Top of page

Integrating Historical and Geographic Thinking

Share this post:

The following is a guest post by Michael Apfeldorf, a member of the Library’s education team.

Primary sources support the study of many disciplines, including both history and geography. One way to help students think about primary sources geographically is to focus them on the five themes of geography: location, place, movement, region, and human-environmental interaction. The latest edition of The TPS Journal, an online publication created by the Library of Congress Educational Outreach Division in collaboration with the TPS Educational Consortium, explores how the five themes of geography can be applied to analyzing primary sources, providing students with multiple perspectives and contributing to greater understanding of a topic.

Consider this 1899 political cartoon, “School Begins,” which was published in Puck Magazine as the U.S. Senate debated annexation of the Philippines. In the cartoon, a stern-looking Uncle Sam addresses a  group of students, each labeled with a different geographic location: “Now, children, you’ve got to learn these lessons whether you want to or not! But just take a look at the class ahead of you, and remember that, in a little while, you will feel as glad to be here as they are!”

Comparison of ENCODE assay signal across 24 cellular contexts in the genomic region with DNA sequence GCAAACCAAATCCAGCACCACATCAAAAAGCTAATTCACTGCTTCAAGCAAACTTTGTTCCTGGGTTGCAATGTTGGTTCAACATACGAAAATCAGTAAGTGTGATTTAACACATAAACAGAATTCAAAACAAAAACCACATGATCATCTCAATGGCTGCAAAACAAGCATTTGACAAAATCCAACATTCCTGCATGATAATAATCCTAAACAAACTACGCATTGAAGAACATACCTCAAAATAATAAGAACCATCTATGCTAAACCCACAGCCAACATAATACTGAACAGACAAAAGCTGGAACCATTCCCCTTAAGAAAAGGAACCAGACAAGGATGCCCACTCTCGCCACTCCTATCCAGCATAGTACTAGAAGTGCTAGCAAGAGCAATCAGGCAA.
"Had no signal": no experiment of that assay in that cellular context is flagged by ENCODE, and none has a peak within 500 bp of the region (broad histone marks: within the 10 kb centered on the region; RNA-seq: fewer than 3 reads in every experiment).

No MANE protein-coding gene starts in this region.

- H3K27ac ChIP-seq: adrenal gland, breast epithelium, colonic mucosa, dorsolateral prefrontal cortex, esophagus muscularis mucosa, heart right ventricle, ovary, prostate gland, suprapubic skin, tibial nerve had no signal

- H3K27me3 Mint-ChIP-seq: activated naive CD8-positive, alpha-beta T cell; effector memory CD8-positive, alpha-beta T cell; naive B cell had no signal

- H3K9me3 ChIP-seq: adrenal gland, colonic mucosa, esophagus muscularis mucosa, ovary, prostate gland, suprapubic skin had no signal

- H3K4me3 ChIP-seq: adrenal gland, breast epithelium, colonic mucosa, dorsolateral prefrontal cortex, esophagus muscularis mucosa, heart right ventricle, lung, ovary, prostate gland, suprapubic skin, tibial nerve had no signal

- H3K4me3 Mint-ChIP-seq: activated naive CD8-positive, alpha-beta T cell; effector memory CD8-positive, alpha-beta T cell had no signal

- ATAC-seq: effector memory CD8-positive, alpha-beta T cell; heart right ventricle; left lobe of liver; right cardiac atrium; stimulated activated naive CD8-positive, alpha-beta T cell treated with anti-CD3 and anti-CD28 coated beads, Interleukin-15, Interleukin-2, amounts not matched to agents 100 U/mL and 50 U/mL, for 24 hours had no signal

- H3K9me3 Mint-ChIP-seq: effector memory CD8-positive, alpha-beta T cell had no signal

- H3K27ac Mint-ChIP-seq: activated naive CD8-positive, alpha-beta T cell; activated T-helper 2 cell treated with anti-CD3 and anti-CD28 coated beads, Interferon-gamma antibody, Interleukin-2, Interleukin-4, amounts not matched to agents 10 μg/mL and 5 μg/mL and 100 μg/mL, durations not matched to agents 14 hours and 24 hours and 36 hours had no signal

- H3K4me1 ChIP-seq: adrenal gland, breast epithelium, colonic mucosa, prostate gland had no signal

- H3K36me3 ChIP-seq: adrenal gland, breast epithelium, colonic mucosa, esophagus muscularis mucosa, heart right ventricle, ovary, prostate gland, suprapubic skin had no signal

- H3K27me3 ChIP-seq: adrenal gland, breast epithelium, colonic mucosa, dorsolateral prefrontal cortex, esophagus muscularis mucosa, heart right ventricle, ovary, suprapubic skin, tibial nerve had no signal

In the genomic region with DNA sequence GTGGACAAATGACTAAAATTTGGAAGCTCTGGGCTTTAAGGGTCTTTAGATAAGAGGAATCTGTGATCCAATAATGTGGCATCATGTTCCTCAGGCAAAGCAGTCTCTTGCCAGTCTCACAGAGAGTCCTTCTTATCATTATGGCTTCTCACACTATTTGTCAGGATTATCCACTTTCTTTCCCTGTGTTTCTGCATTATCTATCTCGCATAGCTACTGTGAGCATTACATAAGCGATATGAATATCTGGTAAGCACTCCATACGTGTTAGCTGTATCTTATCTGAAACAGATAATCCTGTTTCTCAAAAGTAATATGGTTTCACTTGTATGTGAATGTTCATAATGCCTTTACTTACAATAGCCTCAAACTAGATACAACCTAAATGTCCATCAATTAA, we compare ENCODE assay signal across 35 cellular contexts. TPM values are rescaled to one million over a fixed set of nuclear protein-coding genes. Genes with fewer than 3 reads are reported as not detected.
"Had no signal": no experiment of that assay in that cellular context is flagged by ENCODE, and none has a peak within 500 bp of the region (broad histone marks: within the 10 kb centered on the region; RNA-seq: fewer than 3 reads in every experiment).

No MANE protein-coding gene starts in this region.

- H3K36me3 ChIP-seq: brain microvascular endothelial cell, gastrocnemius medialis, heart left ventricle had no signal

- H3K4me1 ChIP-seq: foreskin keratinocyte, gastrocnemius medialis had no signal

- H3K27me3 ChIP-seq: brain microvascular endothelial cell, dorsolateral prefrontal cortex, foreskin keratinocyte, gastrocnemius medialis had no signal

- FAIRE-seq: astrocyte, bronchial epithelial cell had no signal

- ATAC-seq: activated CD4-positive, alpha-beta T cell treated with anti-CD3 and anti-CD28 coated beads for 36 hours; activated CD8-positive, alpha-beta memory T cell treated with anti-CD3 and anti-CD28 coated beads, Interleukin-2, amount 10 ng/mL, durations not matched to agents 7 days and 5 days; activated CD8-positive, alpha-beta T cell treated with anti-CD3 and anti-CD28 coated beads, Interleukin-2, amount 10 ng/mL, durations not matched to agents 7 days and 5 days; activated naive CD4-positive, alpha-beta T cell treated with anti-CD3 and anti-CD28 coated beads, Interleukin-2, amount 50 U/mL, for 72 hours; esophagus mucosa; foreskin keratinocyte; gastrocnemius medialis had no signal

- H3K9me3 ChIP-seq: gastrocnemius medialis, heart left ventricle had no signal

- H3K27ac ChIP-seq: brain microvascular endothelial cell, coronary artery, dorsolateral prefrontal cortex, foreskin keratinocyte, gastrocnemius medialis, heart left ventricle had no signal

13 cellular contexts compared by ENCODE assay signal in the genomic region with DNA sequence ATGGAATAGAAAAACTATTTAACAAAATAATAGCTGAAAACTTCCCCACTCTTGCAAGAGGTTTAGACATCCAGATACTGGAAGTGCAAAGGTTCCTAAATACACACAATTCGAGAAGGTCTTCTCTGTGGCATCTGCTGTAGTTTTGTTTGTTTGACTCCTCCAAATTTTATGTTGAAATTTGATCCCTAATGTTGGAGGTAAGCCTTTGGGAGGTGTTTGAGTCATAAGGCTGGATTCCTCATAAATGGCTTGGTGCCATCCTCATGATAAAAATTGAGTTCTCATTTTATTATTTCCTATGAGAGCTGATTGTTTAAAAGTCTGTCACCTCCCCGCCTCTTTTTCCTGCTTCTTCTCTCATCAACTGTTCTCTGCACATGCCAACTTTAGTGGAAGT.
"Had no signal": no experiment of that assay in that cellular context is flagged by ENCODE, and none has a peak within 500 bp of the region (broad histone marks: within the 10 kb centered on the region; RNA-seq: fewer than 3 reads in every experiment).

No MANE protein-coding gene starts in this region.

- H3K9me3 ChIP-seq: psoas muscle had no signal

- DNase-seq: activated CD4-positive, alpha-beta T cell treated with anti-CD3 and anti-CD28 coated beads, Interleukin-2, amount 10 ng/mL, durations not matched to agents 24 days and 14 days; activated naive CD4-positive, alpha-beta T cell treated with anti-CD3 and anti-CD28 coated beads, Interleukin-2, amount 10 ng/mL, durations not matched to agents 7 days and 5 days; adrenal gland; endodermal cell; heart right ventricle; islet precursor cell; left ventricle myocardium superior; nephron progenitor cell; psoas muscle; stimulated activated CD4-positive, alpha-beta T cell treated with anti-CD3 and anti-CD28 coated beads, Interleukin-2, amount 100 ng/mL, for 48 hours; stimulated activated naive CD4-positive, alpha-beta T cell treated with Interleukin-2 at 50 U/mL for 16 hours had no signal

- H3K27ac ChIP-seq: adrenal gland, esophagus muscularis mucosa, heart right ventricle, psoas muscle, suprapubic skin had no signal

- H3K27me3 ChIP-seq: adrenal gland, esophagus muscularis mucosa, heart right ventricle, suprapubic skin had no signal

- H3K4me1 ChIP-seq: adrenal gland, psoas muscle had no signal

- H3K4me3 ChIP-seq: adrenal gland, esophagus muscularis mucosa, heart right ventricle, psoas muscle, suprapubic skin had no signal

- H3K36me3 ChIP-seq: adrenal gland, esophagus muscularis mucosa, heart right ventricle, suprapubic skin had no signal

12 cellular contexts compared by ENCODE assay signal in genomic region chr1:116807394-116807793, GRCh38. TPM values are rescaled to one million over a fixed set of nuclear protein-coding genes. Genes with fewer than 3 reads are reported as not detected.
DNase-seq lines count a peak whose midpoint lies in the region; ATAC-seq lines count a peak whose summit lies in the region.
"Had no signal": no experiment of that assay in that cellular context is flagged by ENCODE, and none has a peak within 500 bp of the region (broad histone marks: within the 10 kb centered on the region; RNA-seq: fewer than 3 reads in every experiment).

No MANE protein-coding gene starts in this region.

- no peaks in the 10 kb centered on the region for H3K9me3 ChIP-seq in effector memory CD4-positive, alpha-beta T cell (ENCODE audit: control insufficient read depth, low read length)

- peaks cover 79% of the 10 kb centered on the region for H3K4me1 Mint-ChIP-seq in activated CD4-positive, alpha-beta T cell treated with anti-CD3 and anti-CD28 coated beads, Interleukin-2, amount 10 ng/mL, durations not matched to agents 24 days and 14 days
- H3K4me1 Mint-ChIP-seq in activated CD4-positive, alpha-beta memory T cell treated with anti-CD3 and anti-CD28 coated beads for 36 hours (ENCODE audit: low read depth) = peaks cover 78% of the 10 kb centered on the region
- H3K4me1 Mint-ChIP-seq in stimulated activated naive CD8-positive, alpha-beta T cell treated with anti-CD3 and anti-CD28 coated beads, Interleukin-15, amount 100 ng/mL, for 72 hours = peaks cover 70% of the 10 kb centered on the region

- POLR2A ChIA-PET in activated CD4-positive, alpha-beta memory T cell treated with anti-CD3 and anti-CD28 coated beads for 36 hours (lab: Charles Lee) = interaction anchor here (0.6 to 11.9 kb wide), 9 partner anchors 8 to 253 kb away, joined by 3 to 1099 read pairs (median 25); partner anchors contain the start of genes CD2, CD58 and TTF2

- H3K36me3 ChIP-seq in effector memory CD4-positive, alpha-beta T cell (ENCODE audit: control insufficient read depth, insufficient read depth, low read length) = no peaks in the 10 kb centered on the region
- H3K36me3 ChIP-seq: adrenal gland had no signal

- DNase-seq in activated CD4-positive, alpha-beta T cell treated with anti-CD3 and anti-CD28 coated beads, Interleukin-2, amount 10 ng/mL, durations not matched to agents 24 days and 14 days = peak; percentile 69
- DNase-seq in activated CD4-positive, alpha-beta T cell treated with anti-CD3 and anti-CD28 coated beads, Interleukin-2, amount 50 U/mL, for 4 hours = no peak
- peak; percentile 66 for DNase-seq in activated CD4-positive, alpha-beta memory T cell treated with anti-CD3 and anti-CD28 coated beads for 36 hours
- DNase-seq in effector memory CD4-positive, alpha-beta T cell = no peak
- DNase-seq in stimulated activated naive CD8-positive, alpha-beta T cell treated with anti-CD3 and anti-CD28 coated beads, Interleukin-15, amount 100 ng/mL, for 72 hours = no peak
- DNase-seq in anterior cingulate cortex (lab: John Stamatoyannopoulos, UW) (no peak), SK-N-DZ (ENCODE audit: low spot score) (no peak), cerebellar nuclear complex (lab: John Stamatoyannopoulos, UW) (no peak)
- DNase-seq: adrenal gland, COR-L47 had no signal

School Begins
School begins, 1899 January 25

Thinking historically, students might reflect on questions such as:

  • What was happening when the cartoon was published?
  • How are the various nationalities and ethnicities depicted in the cartoon? Consider body posture, facial expressions, and location in relation to the rest of the group.
  • What might these depictions tell us about the relationship between these groups and the United States government at the time of publication?

Meanwhile, students might also think about the cartoon geographically:

  • Create a map marking the place names labeling each character in the cartoon. Add the place names on the books held by the students representing “the class ahead of you” to the map. (Tip: the names are easier to read in the TIFF file.)
  • Looking at your map, what is geographically significant about each location? Is there any reason why these areas would have strategic importance to the United States?
  • How does seeing the map enhance or clarify the ideas in the cartoon?

The TPS Journal: Historical and Geographic Thinking contains a full discussion of primary source analysis focused on the five themes of geography, as well as sample lesson plans, additional resources from the Library of Congress, current research on the topic, and more.

Please explore the TPS Journal for free here and let us know in the comments how you are using primary sources to teach geography.

Add a Comment

Your email address will not be published. Required fields are marked *